Senckenberg Preis Prof. Klaus Hesse

JURY MEMBER: Julia Krohmer, Simone Loewen, Prof. Dr. Andreas Mulch, Heike Spiller, Merja Herzog-Hellstén, Prof. Klaus Hesse. COURSE DIRECTORS: Merja Herzog-Hellstén und Prof. Klaus Hesse. TECHNICAL SUPPORT: Volker Steinbacher, Sven Dorn, Dieter Fritzsche und Prof. Werner Lorke

March
Senckenberg Prize for Nature Research


Feeling Earth

Since its foundation in Frankfurt in 1817, the Senckenberg Gesellschaft für Naturforschung has pursued two goals: Research and mediation. Today, in a globalised world of crises, this is more necessary than ever to find answers to climate change, species extinction, food and resource shortages. The society conducts interdisciplinary earth system research in order to understand our planet integratively and to communicate it to the public. Since 2014, Senckenberg has also been awarding prizes for commitment to nature and for natural research. The award is given to personalities who have distinguished themselves either through a special commitment to the conservation of biodiversity or through outstanding research. In the winter semester 2018/19, the Senckenberg Society launched a design competition for students of the Hochschule für Gestaltung Offenbach with the aim of giving this prize a face. The aim was to develop a prize sculpture that expresses the goals of the Senckenberg Society.


With a few exceptions, the students worked with ceramic materials. Clay and porcelain were imposed because they are easily malleable when not fired and are subject to the laws of gravity when liquid. In addition, these substances are extracted naturally from the earth. In the fired state, these materials manifest unchangeable artistic interpretations or densifications as long-lived sculptures. Although the students worked closely together, the considerations and strategies as well as the results are hardly comparable. Despite all their differences, each of these contributions radiates a high sensuality, significance and an ambiguous context of biodiversity.


Winners: Petra Metzner (1st prize), Diane Häfner (2nd prize), Felicithas Arndt (3rd prize)

Senckenberg Preis Prof. Klaus Hesse

»The kids want communism!«, 200 years Karl Marx, Posters of the HfG Offenbach and School of Fine Art/NNU Nanjing, Publisher: Klaus Hesse und Felix Kosok, HfG Verlag Offenbach, ISBN 978-3-945365-20-5, english, Format 210 x 285 mm, 168 pages, 4C

March
The Kids want communism!


Feeling Earth

Since its foundation in Frankfurt in 1817, the Senckenberg Gesellschaft für Naturforschung has pursued two goals: Research and mediation. Today, in a globalised world of crises, this is more necessary than ever to find answers to climate change, species extinction, food and resource shortages. The society conducts interdisciplinary earth system research in order to understand our planet integratively and to communicate it to the public. Since 2014, Senckenberg has also been awarding prizes for commitment to nature and for natural research. The award is given to personalities who have distinguished themselves either through a special commitment to the conservation of biodiversity or through outstanding research. In the winter semester 2018/19, the Senckenberg Society launched a design competition for students of the Hochschule für Gestaltung Offenbach with the aim of giving this prize a face. The aim was to develop a prize sculpture that expresses the goals of the Senckenberg Society.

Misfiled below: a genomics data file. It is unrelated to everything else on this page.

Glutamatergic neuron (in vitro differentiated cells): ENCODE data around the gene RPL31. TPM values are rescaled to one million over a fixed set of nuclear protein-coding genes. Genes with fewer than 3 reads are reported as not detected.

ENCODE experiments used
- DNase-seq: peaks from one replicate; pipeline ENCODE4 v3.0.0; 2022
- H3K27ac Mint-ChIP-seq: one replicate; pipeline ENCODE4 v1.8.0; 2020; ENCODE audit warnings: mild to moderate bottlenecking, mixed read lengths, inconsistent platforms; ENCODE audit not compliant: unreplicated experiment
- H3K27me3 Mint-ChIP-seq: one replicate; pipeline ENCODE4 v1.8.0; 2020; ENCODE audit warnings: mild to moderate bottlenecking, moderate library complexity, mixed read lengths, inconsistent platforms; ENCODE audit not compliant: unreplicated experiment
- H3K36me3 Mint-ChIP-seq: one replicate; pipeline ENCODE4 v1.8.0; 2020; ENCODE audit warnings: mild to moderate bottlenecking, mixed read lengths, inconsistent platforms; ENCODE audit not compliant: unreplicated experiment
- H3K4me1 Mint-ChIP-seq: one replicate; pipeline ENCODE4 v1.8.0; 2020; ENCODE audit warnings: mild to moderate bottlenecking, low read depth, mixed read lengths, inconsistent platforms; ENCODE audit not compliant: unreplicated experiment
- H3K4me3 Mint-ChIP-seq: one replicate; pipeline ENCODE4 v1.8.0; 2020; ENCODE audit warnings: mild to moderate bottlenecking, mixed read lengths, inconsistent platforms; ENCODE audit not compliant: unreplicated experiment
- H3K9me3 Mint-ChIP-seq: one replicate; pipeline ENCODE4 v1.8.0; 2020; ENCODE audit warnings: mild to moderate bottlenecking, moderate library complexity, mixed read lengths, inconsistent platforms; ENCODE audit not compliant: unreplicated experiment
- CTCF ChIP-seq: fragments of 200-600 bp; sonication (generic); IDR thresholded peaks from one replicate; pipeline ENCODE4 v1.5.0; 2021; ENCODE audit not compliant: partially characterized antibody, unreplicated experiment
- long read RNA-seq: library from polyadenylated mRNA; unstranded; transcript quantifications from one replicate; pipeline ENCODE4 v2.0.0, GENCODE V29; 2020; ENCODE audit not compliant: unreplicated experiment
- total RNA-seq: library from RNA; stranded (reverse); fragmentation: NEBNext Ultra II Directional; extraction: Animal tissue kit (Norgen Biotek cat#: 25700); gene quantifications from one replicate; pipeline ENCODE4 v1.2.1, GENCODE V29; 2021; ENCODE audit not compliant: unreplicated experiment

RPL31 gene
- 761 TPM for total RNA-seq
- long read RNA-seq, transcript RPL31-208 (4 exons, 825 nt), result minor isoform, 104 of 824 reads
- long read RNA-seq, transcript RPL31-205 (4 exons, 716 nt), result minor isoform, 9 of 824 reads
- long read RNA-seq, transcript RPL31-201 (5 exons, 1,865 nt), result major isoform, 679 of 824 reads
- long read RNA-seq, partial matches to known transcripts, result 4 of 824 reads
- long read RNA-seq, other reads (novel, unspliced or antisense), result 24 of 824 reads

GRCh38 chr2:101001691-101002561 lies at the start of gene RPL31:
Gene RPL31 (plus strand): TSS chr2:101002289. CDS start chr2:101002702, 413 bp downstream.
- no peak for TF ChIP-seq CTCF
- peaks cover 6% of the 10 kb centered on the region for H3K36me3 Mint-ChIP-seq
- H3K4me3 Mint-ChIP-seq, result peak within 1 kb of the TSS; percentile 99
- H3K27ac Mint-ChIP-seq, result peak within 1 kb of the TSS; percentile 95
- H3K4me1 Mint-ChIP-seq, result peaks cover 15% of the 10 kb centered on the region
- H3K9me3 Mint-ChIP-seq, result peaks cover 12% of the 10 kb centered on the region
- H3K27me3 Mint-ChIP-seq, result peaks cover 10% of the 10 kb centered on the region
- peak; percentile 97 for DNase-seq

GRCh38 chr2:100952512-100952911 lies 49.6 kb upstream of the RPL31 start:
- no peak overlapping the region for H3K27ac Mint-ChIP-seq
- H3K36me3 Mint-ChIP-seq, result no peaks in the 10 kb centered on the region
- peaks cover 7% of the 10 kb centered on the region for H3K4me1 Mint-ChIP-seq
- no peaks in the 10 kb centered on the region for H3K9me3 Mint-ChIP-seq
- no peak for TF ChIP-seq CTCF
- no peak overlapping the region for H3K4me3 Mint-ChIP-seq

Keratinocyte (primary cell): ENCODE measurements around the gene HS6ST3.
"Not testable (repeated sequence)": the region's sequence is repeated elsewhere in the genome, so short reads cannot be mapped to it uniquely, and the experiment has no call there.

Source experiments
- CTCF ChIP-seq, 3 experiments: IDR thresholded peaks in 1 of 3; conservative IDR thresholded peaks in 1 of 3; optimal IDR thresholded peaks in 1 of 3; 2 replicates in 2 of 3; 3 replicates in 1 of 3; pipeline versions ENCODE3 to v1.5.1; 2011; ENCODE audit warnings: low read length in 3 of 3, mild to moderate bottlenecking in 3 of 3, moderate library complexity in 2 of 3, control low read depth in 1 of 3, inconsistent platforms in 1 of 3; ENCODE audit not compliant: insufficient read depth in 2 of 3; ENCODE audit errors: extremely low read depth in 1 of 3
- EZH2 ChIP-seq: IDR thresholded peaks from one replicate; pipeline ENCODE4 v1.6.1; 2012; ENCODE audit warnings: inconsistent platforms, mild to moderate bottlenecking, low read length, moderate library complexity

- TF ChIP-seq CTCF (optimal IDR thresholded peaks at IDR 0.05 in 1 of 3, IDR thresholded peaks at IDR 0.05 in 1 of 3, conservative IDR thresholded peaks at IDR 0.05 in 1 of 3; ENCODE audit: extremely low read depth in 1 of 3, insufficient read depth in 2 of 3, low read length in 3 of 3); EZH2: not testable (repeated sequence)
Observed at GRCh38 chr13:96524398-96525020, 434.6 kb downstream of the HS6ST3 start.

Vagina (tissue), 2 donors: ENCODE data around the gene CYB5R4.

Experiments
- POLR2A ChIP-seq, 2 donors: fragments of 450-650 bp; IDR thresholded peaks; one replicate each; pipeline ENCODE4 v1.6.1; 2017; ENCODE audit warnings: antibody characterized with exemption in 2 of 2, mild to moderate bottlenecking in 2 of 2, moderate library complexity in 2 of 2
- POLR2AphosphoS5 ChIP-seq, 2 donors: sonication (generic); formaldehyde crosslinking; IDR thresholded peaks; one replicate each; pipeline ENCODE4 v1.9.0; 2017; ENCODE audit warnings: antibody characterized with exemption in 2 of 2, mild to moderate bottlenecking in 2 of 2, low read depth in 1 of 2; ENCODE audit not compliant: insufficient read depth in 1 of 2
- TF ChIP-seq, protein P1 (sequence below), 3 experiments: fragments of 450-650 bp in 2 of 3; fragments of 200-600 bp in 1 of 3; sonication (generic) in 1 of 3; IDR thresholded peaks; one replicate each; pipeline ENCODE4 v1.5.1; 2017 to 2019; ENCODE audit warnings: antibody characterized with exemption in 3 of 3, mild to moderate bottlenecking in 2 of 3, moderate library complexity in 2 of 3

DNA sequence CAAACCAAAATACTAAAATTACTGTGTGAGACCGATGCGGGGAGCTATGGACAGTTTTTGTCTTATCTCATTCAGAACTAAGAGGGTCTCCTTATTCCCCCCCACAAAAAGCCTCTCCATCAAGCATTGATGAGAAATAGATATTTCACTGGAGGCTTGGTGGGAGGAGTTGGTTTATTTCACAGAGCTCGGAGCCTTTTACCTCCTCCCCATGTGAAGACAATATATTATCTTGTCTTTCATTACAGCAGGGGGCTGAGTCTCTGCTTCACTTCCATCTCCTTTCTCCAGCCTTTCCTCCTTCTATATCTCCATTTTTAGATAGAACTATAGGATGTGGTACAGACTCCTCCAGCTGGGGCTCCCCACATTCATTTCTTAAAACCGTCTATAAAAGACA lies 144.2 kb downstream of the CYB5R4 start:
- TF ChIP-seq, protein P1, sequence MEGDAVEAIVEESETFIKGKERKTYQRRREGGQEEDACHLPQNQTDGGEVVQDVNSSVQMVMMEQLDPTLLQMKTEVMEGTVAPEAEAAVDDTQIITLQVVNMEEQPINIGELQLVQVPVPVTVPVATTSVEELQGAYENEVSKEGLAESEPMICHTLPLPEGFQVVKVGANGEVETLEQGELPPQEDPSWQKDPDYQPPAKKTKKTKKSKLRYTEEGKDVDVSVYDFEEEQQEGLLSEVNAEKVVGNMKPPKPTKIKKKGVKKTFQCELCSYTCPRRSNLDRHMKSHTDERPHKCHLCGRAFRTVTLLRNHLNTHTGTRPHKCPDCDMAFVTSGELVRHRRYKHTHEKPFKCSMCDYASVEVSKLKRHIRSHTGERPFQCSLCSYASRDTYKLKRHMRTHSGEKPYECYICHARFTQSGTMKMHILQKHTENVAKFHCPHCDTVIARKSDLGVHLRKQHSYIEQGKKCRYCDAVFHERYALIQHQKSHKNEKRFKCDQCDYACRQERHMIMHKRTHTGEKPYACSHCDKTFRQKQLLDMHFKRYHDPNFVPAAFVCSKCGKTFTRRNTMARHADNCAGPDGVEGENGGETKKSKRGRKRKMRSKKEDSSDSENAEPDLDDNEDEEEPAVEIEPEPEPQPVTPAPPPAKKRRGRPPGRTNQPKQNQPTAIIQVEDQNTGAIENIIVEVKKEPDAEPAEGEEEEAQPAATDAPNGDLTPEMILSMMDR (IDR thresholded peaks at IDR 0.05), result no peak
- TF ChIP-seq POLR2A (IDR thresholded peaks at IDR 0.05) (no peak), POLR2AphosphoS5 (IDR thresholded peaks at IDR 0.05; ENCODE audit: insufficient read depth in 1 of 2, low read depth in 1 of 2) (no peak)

With a few exceptions, the students worked with ceramic materials. Clay and porcelain were imposed because they are easily malleable when not fired and are subject to the laws of gravity when liquid. In addition, these substances are extracted naturally from the earth. In the fired state, these materials manifest unchangeable artistic interpretations or densifications as long-lived sculptures. Although the students worked closely together, the considerations and strategies as well as the results are hardly comparable. Despite all their differences, each of these contributions radiates a high sensuality, significance and an ambiguous context of biodiversity.


Winners: Petra Metzner (1st prize), Diane Häfner (2nd prize), Felicithas Arndt (3rd prize)